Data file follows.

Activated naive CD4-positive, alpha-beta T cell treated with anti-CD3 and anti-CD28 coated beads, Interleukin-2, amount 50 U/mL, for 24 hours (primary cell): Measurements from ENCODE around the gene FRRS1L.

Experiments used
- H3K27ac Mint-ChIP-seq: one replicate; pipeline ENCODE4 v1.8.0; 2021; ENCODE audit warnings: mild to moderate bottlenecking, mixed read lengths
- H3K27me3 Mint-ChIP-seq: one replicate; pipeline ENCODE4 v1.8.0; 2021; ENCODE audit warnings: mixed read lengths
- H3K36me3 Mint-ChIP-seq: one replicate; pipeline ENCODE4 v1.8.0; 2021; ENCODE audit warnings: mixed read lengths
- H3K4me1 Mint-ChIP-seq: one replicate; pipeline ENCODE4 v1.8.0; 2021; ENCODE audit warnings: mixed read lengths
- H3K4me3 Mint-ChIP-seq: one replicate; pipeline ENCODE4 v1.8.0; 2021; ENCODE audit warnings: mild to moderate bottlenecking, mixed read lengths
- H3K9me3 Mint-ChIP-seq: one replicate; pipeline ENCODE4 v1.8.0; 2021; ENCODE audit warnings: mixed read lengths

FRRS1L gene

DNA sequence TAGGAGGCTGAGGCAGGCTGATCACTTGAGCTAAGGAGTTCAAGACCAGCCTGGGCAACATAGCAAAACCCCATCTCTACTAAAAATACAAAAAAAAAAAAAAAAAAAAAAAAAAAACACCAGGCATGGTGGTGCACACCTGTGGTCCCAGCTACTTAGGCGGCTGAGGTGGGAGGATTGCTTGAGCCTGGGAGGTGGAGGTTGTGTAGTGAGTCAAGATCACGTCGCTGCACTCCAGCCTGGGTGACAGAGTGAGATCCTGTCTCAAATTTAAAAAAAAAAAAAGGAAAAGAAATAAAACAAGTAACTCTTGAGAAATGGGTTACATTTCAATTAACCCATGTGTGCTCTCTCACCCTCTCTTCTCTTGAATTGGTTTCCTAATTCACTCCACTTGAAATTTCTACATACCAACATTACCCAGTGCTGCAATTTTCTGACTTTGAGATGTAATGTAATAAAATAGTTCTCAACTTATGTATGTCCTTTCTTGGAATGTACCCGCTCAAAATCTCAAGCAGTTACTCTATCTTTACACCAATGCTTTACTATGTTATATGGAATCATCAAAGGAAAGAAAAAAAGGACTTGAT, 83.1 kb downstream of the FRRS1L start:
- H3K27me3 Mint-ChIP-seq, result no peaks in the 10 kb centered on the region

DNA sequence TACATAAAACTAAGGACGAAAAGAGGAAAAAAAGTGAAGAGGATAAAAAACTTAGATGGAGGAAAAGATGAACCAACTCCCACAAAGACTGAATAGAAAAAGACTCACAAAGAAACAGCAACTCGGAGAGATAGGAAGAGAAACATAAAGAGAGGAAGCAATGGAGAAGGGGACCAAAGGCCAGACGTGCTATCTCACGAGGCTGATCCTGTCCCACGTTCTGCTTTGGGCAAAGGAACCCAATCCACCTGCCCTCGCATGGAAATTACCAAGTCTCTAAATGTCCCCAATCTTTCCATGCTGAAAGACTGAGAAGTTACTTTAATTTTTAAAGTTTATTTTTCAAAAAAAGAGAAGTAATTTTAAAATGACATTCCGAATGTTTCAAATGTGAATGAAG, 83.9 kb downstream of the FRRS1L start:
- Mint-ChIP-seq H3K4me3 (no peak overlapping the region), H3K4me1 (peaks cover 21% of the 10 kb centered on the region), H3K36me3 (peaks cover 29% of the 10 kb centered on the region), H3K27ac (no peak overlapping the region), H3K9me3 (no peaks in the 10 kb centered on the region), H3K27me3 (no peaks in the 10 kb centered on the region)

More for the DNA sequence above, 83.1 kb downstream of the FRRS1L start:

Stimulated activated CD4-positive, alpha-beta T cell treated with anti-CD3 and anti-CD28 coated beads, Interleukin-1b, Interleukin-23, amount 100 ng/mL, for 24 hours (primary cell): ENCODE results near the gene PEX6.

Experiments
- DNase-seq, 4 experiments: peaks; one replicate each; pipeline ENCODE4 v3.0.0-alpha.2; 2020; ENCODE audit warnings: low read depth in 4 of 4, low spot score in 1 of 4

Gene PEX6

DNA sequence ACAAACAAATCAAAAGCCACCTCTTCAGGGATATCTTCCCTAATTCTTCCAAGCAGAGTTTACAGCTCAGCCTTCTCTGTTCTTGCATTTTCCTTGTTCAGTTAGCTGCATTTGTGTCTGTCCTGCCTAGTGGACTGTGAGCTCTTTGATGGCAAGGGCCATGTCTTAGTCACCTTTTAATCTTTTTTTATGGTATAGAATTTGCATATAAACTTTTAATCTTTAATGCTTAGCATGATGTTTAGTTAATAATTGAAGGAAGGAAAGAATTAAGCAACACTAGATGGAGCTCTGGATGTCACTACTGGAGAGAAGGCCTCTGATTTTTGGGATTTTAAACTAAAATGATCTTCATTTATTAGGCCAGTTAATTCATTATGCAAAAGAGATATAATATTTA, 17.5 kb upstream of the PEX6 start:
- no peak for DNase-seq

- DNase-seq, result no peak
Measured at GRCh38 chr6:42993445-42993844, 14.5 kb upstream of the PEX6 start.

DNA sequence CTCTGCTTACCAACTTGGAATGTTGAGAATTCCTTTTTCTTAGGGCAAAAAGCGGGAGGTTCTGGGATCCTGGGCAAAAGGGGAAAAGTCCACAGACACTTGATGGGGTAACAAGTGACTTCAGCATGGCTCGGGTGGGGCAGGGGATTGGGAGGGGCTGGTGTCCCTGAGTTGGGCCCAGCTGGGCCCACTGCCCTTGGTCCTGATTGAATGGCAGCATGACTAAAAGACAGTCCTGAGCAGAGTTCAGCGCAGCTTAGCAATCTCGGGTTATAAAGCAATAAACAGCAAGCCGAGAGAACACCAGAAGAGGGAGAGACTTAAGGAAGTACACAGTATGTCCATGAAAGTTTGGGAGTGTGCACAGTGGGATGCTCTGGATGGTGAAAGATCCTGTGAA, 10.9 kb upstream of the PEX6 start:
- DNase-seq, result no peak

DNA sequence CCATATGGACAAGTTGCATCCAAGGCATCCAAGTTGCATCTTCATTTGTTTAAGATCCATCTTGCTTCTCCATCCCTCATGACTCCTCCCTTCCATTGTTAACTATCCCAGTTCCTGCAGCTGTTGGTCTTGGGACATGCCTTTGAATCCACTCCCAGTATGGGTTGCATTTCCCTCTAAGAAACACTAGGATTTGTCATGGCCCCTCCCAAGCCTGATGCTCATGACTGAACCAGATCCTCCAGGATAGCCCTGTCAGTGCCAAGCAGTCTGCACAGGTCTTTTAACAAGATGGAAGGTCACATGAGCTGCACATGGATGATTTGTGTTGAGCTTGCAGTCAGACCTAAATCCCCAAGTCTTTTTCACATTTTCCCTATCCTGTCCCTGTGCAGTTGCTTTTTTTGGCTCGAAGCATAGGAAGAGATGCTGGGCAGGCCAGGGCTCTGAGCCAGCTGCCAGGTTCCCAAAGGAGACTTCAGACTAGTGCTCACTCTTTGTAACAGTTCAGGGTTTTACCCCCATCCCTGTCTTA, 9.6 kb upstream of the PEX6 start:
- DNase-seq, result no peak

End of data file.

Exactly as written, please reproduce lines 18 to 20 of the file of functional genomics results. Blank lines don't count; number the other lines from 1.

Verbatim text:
Gene PEX6

DNA sequence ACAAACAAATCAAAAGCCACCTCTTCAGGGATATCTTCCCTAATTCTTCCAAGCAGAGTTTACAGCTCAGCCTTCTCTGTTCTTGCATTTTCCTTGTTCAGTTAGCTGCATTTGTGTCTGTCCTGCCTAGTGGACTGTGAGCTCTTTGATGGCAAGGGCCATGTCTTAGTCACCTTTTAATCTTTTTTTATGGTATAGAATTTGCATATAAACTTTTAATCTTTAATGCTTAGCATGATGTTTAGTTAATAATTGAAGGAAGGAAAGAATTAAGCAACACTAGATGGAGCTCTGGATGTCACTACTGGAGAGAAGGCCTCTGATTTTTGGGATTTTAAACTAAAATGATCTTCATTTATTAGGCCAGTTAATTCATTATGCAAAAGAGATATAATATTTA, 17.5 kb upstream of the PEX6 start:
- no peak for DNase-seq